Did you know that there are so many mobile devices on the market today that its almost saturated by smartphones? Facebook certainly do, because they have a software testing lab in central Oregon which contains over 2000 different models of mobiles to enable them to test their software on almost every mobile gadget.
You may wonder why they need to test on so many mobile devices, but recent reports have suggested that Facebook will no longer be supporting Blackberry due to incompatibility issues. And according to the Independent newspaper, Facebook are also considering developing their own search engine too so their users don’t need to leave Facebook at all. It’s because they are such a large organisation that they leave no stone unturned when testing their software to enable the best user experience.
Testing occurs not just on the software but on network connections, devices and operating systems, of which there are many in operation today.
Facebook’s software needs to work on every device, so rather than test it in-house they might like to consider a mobile software testing company that can do it for them such as https://www.bugfinders.com/true-crowdsourced-testing/. It is organisations like these that can offer true crowd sourcing to test web and mobile software on many different devices.
Prior to the new centre opening, Facebook used to get each engineer to test new software, upgrades, code changes and patches on just a single device that happened to be nearby. The assumption was that if it worked on that device then it would work across any. Of course, we all know that there are numerous smartphones on the market nowadays, with each operating different systems and on numerous networks, it seems.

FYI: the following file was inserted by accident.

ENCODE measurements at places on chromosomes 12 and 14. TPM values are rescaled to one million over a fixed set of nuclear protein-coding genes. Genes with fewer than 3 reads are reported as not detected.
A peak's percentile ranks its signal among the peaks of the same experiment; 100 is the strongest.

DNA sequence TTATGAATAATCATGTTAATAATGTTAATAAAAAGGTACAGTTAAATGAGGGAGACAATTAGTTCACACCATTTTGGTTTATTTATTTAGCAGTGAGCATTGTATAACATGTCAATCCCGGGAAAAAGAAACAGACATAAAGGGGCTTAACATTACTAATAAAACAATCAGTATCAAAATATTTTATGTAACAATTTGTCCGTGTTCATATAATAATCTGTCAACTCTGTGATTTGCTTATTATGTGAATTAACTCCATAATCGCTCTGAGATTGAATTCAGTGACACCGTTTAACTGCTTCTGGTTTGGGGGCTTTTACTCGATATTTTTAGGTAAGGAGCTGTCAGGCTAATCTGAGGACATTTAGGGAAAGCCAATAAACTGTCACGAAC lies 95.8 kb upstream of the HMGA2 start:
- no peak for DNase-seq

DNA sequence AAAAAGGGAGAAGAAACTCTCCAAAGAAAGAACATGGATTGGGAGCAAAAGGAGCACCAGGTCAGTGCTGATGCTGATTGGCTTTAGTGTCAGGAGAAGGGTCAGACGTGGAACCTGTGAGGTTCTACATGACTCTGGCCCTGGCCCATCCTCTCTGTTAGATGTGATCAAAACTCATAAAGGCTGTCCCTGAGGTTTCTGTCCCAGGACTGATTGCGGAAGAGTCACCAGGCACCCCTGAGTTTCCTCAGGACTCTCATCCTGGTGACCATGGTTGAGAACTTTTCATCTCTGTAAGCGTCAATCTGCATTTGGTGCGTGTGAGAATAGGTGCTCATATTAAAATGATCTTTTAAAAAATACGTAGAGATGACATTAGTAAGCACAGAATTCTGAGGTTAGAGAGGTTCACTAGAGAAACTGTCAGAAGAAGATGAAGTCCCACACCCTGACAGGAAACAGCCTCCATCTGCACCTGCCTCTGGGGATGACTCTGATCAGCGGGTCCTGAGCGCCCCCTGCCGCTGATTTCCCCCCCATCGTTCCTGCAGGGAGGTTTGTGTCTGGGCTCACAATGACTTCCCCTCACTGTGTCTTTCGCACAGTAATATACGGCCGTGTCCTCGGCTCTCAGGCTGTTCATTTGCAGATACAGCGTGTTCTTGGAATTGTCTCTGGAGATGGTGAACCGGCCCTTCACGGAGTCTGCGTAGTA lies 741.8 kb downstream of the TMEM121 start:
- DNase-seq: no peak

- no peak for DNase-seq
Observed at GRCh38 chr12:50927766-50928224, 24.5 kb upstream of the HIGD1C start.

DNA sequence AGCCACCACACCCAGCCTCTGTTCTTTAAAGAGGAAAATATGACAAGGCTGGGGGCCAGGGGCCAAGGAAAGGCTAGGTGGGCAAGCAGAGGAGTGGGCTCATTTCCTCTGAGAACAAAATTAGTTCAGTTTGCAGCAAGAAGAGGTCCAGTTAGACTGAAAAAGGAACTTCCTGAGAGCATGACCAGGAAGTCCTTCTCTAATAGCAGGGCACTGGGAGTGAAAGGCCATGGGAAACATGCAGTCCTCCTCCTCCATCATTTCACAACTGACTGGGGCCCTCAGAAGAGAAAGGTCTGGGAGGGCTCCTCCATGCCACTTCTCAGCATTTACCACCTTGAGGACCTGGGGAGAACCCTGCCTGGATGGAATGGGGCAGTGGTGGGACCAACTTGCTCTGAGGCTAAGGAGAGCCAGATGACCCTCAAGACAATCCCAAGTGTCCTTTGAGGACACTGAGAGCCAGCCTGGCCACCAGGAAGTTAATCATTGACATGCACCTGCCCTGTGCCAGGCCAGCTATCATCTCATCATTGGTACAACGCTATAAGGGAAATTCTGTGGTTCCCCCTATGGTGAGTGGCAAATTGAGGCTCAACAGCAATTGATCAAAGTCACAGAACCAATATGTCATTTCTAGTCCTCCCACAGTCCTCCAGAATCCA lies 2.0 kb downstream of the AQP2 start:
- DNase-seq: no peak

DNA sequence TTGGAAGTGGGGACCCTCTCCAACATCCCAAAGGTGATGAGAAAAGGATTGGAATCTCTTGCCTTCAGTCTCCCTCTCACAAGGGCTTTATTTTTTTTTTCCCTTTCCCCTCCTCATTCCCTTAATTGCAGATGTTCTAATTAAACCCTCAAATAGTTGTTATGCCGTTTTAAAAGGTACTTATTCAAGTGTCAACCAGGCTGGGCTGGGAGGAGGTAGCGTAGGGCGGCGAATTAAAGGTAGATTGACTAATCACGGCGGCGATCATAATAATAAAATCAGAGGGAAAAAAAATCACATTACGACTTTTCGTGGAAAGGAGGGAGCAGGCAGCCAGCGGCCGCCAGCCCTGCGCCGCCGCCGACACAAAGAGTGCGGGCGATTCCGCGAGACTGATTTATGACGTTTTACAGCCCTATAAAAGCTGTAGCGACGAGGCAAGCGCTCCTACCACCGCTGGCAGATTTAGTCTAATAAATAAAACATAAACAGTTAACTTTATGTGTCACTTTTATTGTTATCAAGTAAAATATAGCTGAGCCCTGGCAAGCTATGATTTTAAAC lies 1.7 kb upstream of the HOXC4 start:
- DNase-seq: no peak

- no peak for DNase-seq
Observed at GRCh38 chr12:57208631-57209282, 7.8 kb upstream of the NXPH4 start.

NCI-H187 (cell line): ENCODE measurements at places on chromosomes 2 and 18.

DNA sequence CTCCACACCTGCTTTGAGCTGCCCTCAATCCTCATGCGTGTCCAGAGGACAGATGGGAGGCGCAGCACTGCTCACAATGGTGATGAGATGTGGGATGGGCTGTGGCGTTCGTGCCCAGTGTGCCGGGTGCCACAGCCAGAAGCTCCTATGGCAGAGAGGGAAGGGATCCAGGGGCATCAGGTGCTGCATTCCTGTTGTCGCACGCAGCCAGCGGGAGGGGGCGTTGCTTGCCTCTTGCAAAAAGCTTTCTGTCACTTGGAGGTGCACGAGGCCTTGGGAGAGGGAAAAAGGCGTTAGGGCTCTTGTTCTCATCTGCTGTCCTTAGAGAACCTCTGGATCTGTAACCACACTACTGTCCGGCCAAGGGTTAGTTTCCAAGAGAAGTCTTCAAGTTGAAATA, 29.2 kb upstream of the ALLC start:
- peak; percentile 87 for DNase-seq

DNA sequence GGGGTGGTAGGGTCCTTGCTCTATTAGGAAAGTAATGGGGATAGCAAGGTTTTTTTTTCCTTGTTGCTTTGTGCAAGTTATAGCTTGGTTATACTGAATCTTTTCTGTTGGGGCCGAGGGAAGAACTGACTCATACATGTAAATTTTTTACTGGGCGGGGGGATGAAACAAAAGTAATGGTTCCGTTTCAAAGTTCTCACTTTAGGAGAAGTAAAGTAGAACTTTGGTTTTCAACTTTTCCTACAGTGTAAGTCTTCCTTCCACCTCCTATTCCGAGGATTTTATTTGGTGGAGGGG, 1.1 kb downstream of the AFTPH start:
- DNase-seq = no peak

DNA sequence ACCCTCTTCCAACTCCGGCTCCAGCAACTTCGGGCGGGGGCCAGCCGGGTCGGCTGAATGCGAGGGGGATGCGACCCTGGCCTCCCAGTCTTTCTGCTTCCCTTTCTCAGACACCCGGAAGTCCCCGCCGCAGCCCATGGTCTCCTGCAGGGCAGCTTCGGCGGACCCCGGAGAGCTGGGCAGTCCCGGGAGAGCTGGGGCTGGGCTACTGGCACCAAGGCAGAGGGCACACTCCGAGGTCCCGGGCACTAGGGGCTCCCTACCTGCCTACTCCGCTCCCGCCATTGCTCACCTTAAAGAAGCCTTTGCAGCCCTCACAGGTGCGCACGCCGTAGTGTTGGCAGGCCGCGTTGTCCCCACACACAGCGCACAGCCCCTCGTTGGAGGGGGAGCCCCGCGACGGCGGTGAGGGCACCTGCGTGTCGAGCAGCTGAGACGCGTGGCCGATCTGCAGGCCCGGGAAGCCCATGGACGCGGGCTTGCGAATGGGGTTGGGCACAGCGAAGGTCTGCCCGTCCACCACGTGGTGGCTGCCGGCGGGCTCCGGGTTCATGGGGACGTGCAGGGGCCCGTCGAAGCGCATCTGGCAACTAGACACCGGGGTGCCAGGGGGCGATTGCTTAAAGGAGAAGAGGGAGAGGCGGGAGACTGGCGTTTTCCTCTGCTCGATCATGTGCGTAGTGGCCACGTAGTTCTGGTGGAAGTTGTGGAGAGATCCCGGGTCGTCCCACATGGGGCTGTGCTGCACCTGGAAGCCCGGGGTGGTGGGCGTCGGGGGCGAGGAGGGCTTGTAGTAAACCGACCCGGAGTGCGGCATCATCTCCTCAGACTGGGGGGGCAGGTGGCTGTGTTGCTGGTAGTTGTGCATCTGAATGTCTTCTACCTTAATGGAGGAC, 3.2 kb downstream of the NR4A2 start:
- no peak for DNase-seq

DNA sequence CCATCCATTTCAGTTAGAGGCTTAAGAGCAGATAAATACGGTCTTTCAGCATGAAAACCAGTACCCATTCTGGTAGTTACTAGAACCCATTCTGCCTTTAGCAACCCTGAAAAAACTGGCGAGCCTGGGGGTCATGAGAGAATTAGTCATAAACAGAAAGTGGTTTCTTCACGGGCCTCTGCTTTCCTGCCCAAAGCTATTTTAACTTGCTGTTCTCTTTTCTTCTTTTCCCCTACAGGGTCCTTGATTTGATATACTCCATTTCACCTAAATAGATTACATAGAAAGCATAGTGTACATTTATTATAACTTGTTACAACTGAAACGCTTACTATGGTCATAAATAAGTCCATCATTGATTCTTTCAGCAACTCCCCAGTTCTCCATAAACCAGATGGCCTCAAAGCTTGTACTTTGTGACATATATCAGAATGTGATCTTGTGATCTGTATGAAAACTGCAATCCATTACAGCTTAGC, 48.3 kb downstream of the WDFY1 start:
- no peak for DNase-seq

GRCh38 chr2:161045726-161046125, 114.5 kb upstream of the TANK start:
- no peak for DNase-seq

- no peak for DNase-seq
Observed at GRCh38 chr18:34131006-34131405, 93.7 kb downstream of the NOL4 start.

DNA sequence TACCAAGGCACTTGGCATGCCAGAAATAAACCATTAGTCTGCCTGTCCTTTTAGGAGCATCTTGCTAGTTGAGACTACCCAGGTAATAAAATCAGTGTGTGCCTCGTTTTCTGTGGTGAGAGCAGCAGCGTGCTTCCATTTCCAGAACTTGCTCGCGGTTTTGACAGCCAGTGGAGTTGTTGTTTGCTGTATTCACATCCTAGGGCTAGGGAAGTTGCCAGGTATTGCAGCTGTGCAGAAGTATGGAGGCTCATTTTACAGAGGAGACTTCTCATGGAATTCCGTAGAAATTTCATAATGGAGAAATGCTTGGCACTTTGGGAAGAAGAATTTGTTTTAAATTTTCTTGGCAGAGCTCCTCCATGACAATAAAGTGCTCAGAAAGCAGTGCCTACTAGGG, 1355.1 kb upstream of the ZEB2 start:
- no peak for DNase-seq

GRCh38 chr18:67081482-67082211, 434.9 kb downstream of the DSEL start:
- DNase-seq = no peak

The centre in Oregon simply looks like a huge mobile phone shop with clusters of approximately 2000 varieties of smartphones. There are 60 racks which have been custom-built, each containing 32 mobile phones. The applications are tested on these phones to ensure that their software works correctly without any bugs.
Facebook operates something called a CT Scan program which, for every new version of software uploaded, is tested on all the devices. They use Mac Minis for iPhones and something called Open Compute Project Leopard servers for Android devices.
Facebook has announced plans recently to share the rack designs for this hardware.